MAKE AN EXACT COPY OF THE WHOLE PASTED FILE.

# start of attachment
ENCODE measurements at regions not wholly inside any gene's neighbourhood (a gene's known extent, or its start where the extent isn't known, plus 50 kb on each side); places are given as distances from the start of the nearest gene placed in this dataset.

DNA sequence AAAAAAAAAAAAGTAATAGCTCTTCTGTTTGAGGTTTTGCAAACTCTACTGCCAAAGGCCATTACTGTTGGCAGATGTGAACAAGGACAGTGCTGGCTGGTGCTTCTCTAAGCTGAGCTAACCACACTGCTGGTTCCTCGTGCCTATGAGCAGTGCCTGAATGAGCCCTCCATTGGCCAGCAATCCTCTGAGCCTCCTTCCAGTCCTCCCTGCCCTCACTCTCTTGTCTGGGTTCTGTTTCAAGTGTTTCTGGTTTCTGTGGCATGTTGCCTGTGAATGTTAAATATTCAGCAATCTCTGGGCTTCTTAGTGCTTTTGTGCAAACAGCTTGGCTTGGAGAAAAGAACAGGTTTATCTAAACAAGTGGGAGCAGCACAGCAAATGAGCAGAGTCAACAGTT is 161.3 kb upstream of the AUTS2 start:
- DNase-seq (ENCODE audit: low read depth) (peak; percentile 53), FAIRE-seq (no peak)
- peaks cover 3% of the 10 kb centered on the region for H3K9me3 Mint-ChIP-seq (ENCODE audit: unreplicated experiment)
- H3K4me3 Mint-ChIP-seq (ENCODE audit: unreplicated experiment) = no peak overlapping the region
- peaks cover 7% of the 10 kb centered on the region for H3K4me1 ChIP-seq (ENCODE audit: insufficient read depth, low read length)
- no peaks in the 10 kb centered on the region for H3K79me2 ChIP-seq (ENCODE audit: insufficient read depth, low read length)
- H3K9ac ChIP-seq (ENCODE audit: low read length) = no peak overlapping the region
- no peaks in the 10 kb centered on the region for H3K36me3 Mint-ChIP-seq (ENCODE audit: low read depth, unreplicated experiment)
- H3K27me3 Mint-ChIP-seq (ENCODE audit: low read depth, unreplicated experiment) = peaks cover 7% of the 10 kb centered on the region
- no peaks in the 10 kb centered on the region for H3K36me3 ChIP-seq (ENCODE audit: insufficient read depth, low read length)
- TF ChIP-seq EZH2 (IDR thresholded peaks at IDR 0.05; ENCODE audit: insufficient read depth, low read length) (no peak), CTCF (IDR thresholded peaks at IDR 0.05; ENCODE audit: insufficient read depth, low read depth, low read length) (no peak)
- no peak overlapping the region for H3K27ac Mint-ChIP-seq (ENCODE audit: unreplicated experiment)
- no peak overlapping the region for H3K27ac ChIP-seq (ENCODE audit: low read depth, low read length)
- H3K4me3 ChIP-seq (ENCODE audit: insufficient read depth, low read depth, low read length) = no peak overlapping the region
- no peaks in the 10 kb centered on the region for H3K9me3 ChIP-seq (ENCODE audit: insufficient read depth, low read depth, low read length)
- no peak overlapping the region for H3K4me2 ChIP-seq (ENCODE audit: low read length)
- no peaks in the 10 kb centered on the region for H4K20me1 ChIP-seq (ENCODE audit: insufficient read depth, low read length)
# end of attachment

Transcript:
ENCODE measurements at regions not wholly inside any gene's neighbourhood (a gene's known extent, or its start where the extent isn't known, plus 50 kb on each side); places are given as distances from the start of the nearest gene placed in this dataset.

DNA sequence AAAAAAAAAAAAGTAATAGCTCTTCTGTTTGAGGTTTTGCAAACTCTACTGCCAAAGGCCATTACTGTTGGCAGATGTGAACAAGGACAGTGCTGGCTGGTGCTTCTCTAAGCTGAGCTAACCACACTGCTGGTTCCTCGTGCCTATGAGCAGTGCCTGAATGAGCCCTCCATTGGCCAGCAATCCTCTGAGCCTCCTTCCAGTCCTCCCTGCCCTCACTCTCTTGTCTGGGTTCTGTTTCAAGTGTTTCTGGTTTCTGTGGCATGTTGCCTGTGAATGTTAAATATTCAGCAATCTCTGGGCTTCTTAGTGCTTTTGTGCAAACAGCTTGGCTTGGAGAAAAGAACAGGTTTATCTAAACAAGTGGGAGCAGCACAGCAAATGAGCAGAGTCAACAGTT is 161.3 kb upstream of the AUTS2 start:
- DNase-seq (ENCODE audit: low read depth) (peak; percentile 53), FAIRE-seq (no peak)
- peaks cover 3% of the 10 kb centered on the region for H3K9me3 Mint-ChIP-seq (ENCODE audit: unreplicated experiment)
- H3K4me3 Mint-ChIP-seq (ENCODE audit: unreplicated experiment) = no peak overlapping the region
- peaks cover 7% of the 10 kb centered on the region for H3K4me1 ChIP-seq (ENCODE audit: insufficient read depth, low read length)
- no peaks in the 10 kb centered on the region for H3K79me2 ChIP-seq (ENCODE audit: insufficient read depth, low read length)
- H3K9ac ChIP-seq (ENCODE audit: low read length) = no peak overlapping the region
- no peaks in the 10 kb centered on the region for H3K36me3 Mint-ChIP-seq (ENCODE audit: low read depth, unreplicated experiment)
- H3K27me3 Mint-ChIP-seq (ENCODE audit: low read depth, unreplicated experiment) = peaks cover 7% of the 10 kb centered on the region
- no peaks in the 10 kb centered on the region for H3K36me3 ChIP-seq (ENCODE audit: insufficient read depth, low read length)
- TF ChIP-seq EZH2 (IDR thresholded peaks at IDR 0.05; ENCODE audit: insufficient read depth, low read length) (no peak), CTCF (IDR thresholded peaks at IDR 0.05; ENCODE audit: insufficient read depth, low read depth, low read length) (no peak)
- no peak overlapping the region for H3K27ac Mint-ChIP-seq (ENCODE audit: unreplicated experiment)
- no peak overlapping the region for H3K27ac ChIP-seq (ENCODE audit: low read depth, low read length)
- H3K4me3 ChIP-seq (ENCODE audit: insufficient read depth, low read depth, low read length) = no peak overlapping the region
- no peaks in the 10 kb centered on the region for H3K9me3 ChIP-seq (ENCODE audit: insufficient read depth, low read depth, low read length)
- no peak overlapping the region for H3K4me2 ChIP-seq (ENCODE audit: low read length)
- no peaks in the 10 kb centered on the region for H4K20me1 ChIP-seq (ENCODE audit: insufficient read depth, low read length)